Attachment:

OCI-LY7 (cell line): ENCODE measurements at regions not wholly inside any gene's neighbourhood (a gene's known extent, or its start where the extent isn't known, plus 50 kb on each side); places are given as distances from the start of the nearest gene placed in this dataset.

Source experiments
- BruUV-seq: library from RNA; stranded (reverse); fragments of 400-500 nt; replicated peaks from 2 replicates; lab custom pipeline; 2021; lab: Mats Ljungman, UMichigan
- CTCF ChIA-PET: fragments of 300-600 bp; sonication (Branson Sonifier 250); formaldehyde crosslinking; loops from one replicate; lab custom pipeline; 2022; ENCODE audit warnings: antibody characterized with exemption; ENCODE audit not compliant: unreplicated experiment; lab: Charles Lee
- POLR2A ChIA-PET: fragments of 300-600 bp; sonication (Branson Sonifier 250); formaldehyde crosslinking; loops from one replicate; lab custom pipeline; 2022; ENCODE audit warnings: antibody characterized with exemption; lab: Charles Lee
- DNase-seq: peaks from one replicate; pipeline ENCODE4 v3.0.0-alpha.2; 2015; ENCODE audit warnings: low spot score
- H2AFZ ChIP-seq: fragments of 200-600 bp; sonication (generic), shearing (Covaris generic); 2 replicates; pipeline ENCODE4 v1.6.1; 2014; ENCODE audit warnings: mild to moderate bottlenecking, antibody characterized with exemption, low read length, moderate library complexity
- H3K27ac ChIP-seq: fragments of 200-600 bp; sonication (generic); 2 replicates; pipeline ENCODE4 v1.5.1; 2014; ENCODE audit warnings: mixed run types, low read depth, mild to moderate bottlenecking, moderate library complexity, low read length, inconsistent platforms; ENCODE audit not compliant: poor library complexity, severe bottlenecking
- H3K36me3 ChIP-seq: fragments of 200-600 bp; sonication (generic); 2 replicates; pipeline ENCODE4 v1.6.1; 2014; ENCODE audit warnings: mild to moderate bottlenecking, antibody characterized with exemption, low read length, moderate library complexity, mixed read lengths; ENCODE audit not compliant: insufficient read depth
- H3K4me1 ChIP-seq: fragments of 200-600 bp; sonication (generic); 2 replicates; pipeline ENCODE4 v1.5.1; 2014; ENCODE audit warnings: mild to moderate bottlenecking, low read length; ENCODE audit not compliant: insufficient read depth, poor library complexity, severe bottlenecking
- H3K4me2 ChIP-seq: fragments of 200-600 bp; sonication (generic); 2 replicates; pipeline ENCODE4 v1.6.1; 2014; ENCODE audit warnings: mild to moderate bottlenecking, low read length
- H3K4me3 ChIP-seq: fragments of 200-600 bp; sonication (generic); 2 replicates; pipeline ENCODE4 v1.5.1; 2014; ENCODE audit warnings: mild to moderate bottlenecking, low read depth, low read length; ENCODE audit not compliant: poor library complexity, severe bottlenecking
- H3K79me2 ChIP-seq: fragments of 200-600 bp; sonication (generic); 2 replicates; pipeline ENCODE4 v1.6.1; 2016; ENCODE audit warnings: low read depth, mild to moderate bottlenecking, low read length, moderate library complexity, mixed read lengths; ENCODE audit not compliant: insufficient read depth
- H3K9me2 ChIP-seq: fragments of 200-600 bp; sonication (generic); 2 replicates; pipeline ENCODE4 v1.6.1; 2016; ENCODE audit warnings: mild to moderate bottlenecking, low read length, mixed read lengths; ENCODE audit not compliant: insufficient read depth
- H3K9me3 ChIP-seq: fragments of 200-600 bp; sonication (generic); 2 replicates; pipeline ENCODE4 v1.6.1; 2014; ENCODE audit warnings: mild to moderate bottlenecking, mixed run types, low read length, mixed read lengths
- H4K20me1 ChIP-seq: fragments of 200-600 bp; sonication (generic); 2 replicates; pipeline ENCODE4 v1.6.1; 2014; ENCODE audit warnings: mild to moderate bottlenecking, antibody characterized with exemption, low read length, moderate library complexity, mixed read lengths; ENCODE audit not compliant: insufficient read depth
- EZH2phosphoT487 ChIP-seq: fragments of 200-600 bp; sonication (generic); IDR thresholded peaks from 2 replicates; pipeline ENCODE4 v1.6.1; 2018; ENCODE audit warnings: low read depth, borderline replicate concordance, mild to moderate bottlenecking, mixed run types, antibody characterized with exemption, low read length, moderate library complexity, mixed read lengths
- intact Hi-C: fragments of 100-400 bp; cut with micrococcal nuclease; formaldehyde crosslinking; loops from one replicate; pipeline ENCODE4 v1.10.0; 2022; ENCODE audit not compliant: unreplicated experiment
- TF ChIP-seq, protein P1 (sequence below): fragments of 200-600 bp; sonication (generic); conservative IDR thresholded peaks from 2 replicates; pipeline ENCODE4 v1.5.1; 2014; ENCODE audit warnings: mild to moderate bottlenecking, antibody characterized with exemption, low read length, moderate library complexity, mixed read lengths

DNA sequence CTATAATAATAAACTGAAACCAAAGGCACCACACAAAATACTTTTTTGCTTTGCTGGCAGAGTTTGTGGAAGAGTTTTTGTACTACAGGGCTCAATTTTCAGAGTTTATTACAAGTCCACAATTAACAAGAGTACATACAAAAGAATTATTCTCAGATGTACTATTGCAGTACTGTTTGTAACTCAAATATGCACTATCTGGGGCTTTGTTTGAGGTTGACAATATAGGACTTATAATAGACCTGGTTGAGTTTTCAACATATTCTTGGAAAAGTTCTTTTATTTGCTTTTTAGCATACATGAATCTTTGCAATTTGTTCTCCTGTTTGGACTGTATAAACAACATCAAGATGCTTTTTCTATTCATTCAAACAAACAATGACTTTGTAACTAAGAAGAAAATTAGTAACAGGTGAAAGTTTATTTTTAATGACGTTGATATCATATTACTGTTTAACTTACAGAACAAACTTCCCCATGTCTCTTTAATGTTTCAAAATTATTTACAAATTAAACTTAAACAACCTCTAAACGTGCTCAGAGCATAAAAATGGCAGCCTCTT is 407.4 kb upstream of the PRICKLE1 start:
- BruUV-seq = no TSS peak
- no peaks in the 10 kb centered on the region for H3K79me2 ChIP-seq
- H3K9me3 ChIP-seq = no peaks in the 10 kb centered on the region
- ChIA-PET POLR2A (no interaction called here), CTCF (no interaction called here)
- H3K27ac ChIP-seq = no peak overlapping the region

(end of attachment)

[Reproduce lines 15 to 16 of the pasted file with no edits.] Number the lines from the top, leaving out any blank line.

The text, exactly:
- H3K9me3 ChIP-seq: fragments of 200-600 bp; sonication (generic); 2 replicates; pipeline ENCODE4 v1.6.1; 2014; ENCODE audit warnings: mild to moderate bottlenecking, mixed run types, low read length, mixed read lengths
- H4K20me1 ChIP-seq: fragments of 200-600 bp; sonication (generic); 2 replicates; pipeline ENCODE4 v1.6.1; 2014; ENCODE audit warnings: mild to moderate bottlenecking, antibody characterized with exemption, low read length, moderate library complexity, mixed read lengths; ENCODE audit not compliant: insufficient read depth